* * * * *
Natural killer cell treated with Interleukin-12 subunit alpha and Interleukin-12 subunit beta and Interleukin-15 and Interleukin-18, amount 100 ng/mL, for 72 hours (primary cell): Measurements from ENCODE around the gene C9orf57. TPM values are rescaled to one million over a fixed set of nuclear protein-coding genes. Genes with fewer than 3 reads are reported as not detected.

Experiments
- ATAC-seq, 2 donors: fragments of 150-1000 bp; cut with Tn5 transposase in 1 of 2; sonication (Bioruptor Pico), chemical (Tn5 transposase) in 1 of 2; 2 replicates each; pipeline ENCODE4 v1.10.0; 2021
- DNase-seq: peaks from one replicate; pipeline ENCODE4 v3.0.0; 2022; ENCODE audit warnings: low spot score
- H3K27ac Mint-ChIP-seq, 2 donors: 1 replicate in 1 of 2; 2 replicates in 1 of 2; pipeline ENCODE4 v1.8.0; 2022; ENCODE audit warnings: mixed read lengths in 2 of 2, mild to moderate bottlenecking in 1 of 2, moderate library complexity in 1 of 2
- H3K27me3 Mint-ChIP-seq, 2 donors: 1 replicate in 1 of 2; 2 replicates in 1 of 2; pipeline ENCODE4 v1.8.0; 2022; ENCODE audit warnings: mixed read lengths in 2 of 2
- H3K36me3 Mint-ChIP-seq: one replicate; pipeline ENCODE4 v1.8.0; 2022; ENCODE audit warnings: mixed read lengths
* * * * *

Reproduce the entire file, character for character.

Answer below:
Natural killer cell treated with Interleukin-12 subunit alpha and Interleukin-12 subunit beta and Interleukin-15 and Interleukin-18, amount 100 ng/mL, for 72 hours (primary cell): Measurements from ENCODE around the gene C9orf57. TPM values are rescaled to one million over a fixed set of nuclear protein-coding genes. Genes with fewer than 3 reads are reported as not detected.

Experiments
- ATAC-seq, 2 donors: fragments of 150-1000 bp; cut with Tn5 transposase in 1 of 2; sonication (Bioruptor Pico), chemical (Tn5 transposase) in 1 of 2; 2 replicates each; pipeline ENCODE4 v1.10.0; 2021
- DNase-seq: peaks from one replicate; pipeline ENCODE4 v3.0.0; 2022; ENCODE audit warnings: low spot score
- H3K27ac Mint-ChIP-seq, 2 donors: 1 replicate in 1 of 2; 2 replicates in 1 of 2; pipeline ENCODE4 v1.8.0; 2022; ENCODE audit warnings: mixed read lengths in 2 of 2, mild to moderate bottlenecking in 1 of 2, moderate library complexity in 1 of 2
- H3K27me3 Mint-ChIP-seq, 2 donors: 1 replicate in 1 of 2; 2 replicates in 1 of 2; pipeline ENCODE4 v1.8.0; 2022; ENCODE audit warnings: mixed read lengths in 2 of 2
- H3K36me3 Mint-ChIP-seq: one replicate; pipeline ENCODE4 v1.8.0; 2022; ENCODE audit warnings: mixed read lengths